Albert shook his head. “No sir,” He pointed at the sign on the wall behind him that read No Negros or Dogs allowed. “I'm not worried about Mr. Gold.”

Tex smiled a toothy grin. “Naw, no reason to be scared, Mr. Albert. I own this place. As you can see, we are almost closed anyway. Now, just relax.”

“I can have the money now, please, sir?”

Tex threw down two twenty’s. “As per our agreement, hoss. Tell me about that curiosity Mr. Gold has in his game room.”

“It's hideous, Mr. Magee. I wish Mr. gold had never brought that thing in the house. The noises it makes at night, screechin' like an owl. Growlin' at me and the servant girls when we come and go.”

“He found this at a shop in Siam?”

Albert looked confused. “No, Mr. Magee. I was with him. We were here, in Los angeles. I heard about this man who traveled in a carnival. I went to a speakeasy a few months back.” Albert smiled, shrugged. “My only weakness is goin' out, hearin' some hot jazz....some low blues....and drinkin' myself into a stupor. I can't help that.”

“No man can help that, Albert. Go on.” Tex poured himself a glass of beer from a bottle. The bottle was dusty and he didn't even wipe the top, which disgusted Albert.

“This man showed Mr. Gold how he trained...that thing.”


“Like in a circus..Lions.”

“Ah. How was that, Albert?”

“He had a code word.” Albert leaned in, whispered. “Slinky. He calls it slinky...because it slinks across the floor.”

“That's the code word?”

Albert nodded. “Then he strokes it's head. Says things to it you should only say to your should only do with your wife. It says so in the Bible.”

“No kiddin'?” Tex was taken aback by that revelation.

“I don't like bein' there, Mr. Magee. We close up house before the big dinner party. Mr. Gold goin' on family vacation,I have a whole week off. I'm not lookin' forward to going back. No sir.”

“What does he get her to do, Albert?”

“Oh, Mr.'s horrible. She eats small animals..alive. It started with cats and...the neighbors little dog. He has the pet shop send him small dogs and she tears into them. I can't take bein' there.”

“Your not goin' to, Albert. You come work for me. Fifty a week, boy. That's more than Gold pays right?”

“What do I tell him? I been in his house for three years.”

“Tell him that your going home, Albert back to wherever it is. One more thing, hoss. You keep that key after you lock up his house. Give me the key.”

“I....don't know....” The old man nodded his head.

“Good boy. He is leaving her, right?”

“He can't take that thing to England, Mr. Magee. He'd have to get it a passport. A famous man like Mr. gold can't be seen with a freak.”

Tex sat back in his chair, nodded. “No, I guess he can't, can he?”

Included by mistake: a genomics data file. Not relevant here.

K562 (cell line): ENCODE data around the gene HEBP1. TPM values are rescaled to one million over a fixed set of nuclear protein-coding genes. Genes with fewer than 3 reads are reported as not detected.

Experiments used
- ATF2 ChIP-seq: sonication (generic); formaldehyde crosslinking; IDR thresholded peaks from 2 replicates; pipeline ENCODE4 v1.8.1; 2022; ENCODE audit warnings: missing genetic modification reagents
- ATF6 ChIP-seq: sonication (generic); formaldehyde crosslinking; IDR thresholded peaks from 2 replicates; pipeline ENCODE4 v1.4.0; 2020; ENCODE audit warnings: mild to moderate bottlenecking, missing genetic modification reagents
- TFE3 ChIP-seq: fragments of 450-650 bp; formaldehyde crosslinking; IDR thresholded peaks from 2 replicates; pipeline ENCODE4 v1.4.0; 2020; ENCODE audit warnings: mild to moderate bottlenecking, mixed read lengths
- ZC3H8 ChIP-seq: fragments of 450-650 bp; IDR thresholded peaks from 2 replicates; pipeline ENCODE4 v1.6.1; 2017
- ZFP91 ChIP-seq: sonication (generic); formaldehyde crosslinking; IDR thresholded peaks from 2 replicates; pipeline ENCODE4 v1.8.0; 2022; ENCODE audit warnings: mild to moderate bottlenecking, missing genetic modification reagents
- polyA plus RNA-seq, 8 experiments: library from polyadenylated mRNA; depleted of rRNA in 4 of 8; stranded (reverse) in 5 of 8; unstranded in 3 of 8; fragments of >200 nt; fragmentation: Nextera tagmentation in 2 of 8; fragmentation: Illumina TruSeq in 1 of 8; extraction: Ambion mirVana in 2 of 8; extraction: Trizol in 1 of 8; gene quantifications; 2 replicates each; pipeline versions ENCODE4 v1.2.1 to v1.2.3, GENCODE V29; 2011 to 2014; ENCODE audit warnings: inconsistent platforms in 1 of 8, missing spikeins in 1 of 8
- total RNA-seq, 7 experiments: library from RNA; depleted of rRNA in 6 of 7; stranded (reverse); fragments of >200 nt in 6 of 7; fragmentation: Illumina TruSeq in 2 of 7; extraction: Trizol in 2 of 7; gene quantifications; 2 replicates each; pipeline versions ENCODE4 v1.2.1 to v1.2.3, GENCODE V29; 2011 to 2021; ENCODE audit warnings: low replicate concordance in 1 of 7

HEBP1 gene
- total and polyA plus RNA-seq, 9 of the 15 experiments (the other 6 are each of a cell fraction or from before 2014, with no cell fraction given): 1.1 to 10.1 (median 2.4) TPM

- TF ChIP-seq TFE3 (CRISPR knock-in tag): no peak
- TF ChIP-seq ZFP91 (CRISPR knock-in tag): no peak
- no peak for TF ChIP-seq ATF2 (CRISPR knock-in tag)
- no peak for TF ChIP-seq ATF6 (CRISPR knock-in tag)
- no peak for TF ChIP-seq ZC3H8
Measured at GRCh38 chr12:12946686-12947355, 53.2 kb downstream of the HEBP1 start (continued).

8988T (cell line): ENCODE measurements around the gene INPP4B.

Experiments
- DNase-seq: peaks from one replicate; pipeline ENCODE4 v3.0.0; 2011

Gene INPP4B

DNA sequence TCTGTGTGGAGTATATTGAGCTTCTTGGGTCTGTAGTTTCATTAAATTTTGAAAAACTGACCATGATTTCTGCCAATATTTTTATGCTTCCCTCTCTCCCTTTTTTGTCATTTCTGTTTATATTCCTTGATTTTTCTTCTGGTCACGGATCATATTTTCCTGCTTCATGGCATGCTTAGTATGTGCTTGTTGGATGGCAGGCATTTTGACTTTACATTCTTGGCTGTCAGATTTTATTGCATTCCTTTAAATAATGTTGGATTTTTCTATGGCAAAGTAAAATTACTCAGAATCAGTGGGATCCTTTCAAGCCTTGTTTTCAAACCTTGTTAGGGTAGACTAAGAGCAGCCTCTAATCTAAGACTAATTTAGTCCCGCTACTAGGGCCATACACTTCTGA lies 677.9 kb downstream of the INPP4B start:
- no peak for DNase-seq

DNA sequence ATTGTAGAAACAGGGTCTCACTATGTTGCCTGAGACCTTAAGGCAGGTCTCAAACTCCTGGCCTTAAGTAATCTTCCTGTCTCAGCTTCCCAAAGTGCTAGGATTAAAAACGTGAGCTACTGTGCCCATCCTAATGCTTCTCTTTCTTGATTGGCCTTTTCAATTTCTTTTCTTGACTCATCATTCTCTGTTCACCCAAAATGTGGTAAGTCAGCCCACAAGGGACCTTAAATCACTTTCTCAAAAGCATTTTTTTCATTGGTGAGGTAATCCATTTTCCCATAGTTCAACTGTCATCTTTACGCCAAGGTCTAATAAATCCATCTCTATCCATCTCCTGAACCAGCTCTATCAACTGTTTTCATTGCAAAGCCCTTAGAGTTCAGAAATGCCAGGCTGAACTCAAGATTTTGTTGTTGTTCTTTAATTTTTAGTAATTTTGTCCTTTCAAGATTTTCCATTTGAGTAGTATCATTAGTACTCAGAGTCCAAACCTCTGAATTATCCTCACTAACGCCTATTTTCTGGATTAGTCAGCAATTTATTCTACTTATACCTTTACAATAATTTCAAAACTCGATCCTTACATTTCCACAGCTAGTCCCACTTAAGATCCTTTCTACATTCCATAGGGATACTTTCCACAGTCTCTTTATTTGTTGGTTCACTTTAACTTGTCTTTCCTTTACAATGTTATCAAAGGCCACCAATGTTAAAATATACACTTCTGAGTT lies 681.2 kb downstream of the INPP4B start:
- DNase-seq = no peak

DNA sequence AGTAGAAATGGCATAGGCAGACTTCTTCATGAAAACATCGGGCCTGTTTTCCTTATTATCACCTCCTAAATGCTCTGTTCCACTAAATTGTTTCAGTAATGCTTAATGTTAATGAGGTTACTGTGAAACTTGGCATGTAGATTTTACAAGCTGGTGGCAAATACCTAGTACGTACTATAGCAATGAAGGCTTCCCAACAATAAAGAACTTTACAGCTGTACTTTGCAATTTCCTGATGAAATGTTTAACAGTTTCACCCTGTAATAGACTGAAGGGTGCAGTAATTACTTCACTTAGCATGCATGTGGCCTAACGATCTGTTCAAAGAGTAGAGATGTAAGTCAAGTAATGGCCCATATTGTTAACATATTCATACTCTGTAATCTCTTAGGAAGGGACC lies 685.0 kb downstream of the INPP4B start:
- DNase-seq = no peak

Tex let himself in Hopper's house. The floors were cold from the fires being out, no electricity. Clumsily, Tex found his way to the game room. He had sent word to all involved in his affairs, he would be gone the whole week to New Mexico to look at land. He even had his girl drop him off at the train station. He dropped his duffel bag on the floor. He brought supplies for himself. He noticed that Hopper hadn't left anyone to care for his little treasure or any means of food for it. Tex pulled the blanket from her cage. She stirred a little, then sat up. She shook the cage and grunted, pointing at her mouth, indicating she was hungry.

“I don't think so, pretty lady.” Tex said. He took out a pack of rolling paper and tobacco. He rolled a cigarette. He took a few puffs. “You know, if your funny friend was nicer to me, I wouldn't do this to you. But,” Tex put the lit cigarette to her large forehead. The flesh sizzled and sank underneath fire red tip. She screamed, a cry that Tex will never forget. “All's fair in love and war.”

The stage was set for Tex's vengeance, and Hopper called everyone into the game room for a special show.

It was a crowd of about thirty or so people. All with a glass of brandy or stronger, some with a vein full of nefarious narcotic. Tex took a view up front, just behind a newspaper tycoon. Tex lit his cigar, smiled big. Only he knew the joke.

“Ladies and gentlemen, I use the term loosely, see my new prize!” Hopper pulled the blanket from the cage. The audience drew short breaths and recoiled. “Now, now. No need for that.” She stirred in her cage, pulled herself up by holding on the cage. She came closer, into the light. Hopper noticed deep burn marks and lift an eyebrow in a question. He quickly pulled in the natural showman. “Now, everyone, hold on to yourselves for a remarkable show. Watch as Matilda eats this---” a new butler brings in a newborn lamb, sets it on the pool table. “You will never forget this night.”

Hopper unhinged the clasp to the cage. She slid out of her cage cautiously. Tex could feel his heart skip a beat. He inhaled the cigar, exhaled in one long sigh. Hopper looked at his audience. He motioned with both hands. “Well, come closer!” They did so, except the newspaper tycoon, he stayed back and pushed Tex forward. Tex was side by side with Hopper.

She saw the cigar and began to grunt. Hopper smiled big and whispered, “ Slinky...”

She put both hands on the pool table and pushed past the lamb. She grabbed Tex by his tuxedo coat tail and pulled him down. He smashed his face into the wooden side of the pool table. She took a handful of his blond hair and fell with him to the floor. Hopper was aghast, his audience screamed and scattered.

Her teeth bared down on Tex's cheek and the small sharp points burrowed deep to the bone. Blood fiercely spurted everywhere, blinding Tex. No one came to his rescue as Tex's cries could be heard throughout the mansion.